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Standard disclaimer: I'll often speak of foreshadowing, but that doesn't mean I'm at all committing to the idea that there was some fixed design from the word go -- it's a short hand for talking about the resonances that end up in the text as it unspools.

Standard spoiler warning: The notes are written for folks who have seen all of BtVS and AtVS.  If they become relevant I'll spoil through the comics as well.  Basically -- if you are a spoiler-phobe and haven't seen or read it all, read further at your own risk.

 

 

Teacher’s Pet,  In Which Xander is Seduced by a Praying Mantis.

 

Xander’s turn to take the spotlight.  We discover that Xander's nerdy bumbling exterior belies his inner bravery.   We learn the answer to three questions in this episode:

 

What Buffy wants:  The episode opens on Xander’s dream about rescuing Buffy.  The episode ends with Buffy rescuing Xander.   Buffy doesn’t want or need to be rescued by Xander. 

 

But Buffy does want to be rescued by a man.  This is the episode where the short-lived biology teacher reaches out to her in a supportive way.  It means so much to her that she cries when he dies, and sentimentally tucks his glasses away at the end.  Buffy wants a father figure.   We’ll see this explicitly in Nightmares.


 

Strudel drops a footnote:  On a minor, random note, re-reading the transcript where Dr. Gregory challenges her to do better, I could very easily give his lines to Prof. Walsh.  In both cases Buffy responds well to these blunt challenges to live up to her potential.  And, per usual for our hero, both of these would-be mentors get killed. 


As a nice touch in this episode, anyway, we see that Dr. Gregory's imploring helped.  Buffy did do her homework and learned that bats eat praying mantises.  Whatever Buffy's challenges in the classroom, she is very good at weaponizing her knowledge, in this case using the bat sonar sound to disable the She-Mantis.  She then figures out how to use the Fork Demon as a homing beacon, and, voila!  she saves the day.  Smart girl, that one.

 

Buffy wants to be taken care of by a man.  Angel sees she’s cold and gives her his coat.  She loves this.  She’s into him.  He’s still carefully reeling her in, giving her just enough to hook her, but not one jot more.  He’s all smirky.  She sighs.   What Buffy appears to not notice is that Angel got thrashed by the fork vampire, who Buffy totally owned.    One of the first things we’re being told about Buffy/Angel is that there’s a large gap between what Buffy sees in Angel (a mysterious protective figure) and what Angel is (a seducer who has said he’s too afraid to fight and who isn’t nearly as strong as Buffy).

 

Bottom line:  Buffy wants a man she can look up to.  Bear this in mind when she never quite falls for Spike.  The fact that Buffy finally makes a move on Xander in season 8 is interesting in this regard.  Cause as much as Buffy comes to respect and value him, Xander is not the guy she looks up to.   The comics tell us, then, that being someone Buffy can look up to is no longer a non-negotiable requirement (making me all the more interested in what’s going to develop next in the Twuffy saga).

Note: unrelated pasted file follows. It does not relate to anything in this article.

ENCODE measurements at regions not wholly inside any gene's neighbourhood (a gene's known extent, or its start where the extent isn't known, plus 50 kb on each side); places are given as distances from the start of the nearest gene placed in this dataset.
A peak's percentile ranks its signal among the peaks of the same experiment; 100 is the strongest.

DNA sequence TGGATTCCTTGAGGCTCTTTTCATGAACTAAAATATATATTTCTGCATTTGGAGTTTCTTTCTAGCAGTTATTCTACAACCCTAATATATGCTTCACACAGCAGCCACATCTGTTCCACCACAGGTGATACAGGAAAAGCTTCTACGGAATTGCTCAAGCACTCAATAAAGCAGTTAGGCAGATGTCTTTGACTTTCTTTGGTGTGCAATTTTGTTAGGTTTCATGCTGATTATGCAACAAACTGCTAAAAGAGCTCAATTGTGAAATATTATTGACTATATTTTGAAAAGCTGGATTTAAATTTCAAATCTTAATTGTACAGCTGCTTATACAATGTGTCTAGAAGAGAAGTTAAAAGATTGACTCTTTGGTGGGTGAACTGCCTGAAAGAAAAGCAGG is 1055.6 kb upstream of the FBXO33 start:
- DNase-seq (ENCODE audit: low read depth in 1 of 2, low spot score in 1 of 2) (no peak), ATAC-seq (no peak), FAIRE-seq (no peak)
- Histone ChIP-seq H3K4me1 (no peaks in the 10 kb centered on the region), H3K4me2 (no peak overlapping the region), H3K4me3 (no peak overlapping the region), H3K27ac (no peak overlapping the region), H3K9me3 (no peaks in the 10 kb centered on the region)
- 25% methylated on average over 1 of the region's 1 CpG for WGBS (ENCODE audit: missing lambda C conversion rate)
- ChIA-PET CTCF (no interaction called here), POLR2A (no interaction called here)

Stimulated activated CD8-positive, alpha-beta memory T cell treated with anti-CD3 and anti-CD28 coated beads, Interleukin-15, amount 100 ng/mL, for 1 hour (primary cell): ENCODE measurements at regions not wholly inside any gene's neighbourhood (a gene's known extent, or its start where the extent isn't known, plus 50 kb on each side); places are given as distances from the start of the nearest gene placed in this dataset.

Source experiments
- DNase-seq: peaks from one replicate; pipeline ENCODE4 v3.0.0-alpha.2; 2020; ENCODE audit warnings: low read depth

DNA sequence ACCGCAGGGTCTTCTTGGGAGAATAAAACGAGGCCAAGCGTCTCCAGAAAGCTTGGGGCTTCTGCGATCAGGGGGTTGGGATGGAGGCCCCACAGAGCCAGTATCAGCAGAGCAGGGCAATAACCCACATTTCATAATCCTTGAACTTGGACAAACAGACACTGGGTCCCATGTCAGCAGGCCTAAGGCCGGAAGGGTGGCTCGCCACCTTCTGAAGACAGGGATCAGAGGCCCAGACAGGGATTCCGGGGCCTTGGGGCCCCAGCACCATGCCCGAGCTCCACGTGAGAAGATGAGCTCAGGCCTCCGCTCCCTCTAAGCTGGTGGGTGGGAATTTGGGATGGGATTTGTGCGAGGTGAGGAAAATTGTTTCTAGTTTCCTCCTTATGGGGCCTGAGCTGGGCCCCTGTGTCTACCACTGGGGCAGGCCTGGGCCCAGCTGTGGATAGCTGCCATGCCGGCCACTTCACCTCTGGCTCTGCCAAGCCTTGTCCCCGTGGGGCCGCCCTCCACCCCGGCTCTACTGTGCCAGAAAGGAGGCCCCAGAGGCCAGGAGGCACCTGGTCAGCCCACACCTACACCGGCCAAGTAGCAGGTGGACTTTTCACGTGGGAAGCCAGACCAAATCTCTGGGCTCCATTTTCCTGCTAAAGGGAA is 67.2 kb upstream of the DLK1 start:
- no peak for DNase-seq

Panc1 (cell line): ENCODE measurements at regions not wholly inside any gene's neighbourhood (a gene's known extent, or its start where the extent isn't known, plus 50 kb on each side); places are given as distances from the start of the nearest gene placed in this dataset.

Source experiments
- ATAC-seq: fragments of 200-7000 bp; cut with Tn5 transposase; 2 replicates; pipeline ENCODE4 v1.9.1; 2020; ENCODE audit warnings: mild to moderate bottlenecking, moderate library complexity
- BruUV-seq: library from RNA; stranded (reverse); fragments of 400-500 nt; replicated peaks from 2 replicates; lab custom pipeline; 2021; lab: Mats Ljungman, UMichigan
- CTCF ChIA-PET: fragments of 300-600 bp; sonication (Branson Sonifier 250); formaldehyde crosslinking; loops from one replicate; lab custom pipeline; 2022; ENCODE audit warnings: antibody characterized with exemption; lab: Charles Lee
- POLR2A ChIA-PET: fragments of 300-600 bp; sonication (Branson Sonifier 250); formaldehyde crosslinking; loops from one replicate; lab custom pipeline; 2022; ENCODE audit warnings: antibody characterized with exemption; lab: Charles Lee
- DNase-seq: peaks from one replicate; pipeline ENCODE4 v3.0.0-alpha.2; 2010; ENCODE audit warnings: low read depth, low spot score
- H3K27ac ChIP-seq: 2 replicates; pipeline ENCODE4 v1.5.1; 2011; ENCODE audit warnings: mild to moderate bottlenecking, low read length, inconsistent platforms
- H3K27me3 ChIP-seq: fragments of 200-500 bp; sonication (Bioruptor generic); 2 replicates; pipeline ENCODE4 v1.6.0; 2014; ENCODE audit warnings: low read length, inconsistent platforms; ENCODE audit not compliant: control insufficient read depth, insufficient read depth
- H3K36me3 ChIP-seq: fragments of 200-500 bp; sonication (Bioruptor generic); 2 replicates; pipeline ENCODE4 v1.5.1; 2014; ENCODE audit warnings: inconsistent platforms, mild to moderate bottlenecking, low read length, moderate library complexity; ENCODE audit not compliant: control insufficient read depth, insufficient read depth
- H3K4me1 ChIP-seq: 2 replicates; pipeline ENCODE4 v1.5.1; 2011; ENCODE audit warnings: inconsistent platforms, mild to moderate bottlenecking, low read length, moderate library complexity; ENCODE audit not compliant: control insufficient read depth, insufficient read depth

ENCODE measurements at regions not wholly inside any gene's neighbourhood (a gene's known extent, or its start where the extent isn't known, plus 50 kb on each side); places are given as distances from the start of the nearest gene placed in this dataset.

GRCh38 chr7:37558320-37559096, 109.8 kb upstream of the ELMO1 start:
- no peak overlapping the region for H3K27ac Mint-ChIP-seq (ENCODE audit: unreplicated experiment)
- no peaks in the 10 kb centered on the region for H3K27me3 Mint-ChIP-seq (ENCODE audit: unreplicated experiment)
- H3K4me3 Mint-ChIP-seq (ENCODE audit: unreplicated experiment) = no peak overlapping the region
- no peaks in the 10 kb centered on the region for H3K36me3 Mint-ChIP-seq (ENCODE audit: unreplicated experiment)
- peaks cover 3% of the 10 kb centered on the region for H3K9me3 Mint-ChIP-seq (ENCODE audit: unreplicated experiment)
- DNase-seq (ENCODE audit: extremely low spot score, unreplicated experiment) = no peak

How Xander compares to Angel:   Angel may be mysterious and have a cool coat; but Xander is still the real deal.  Here we see this in the Blaine/Xander rivalry with Blaine (sexy exterior, cowardly interior) standing in for Angel.  Xander is much less suave than Blaine, but much cooler under pressure.  Indeed, he gets props for how he handles himself in the lair of praying mantis lady.


 

Strudel points out:  we see Xander's jealousy of Angel cropping up here.  He watches Angel's seduction of Buffy and notes the fact that Buffy failed to mention how big and good-looking Angel is.  Interestingly, when he's explaining why the praying mantis lady picked him out, he jokes, "I wonder what she sees in me? It's probably the quiet good looks coupled with a certain smoky magnetism."  He's almost describing Angel.

 

What Sex is:  Really dangerous!!

 

Strudel adds:


Since this is Xander's first starring turn, it's worth taking a closer look at the introduction ("In Which Xander Dreams Large, and Drools in Reality...").  What he dreams is that he gets to play the typical strong male, saving the helpless female.  In case there was any lingering doubt, this unsubtle exposition of his gender-based insecurity demonstrates that Xander is in truth under no illusions about his supposed rescue of Buffy in the Harvest.  Everything in his cultural upbringing tells him that he should be the strong hero to Buffy's damsel in distress, but he knows full well that, in truth, he drools.  So, let's not forget to give Xander full credit for being willing to sign on to this project as the weak sidekick to the female hero, and to satisfy himself for looking for little openings where he can be of use.  It's not always easy for the guys to swallow their pride like that.


 


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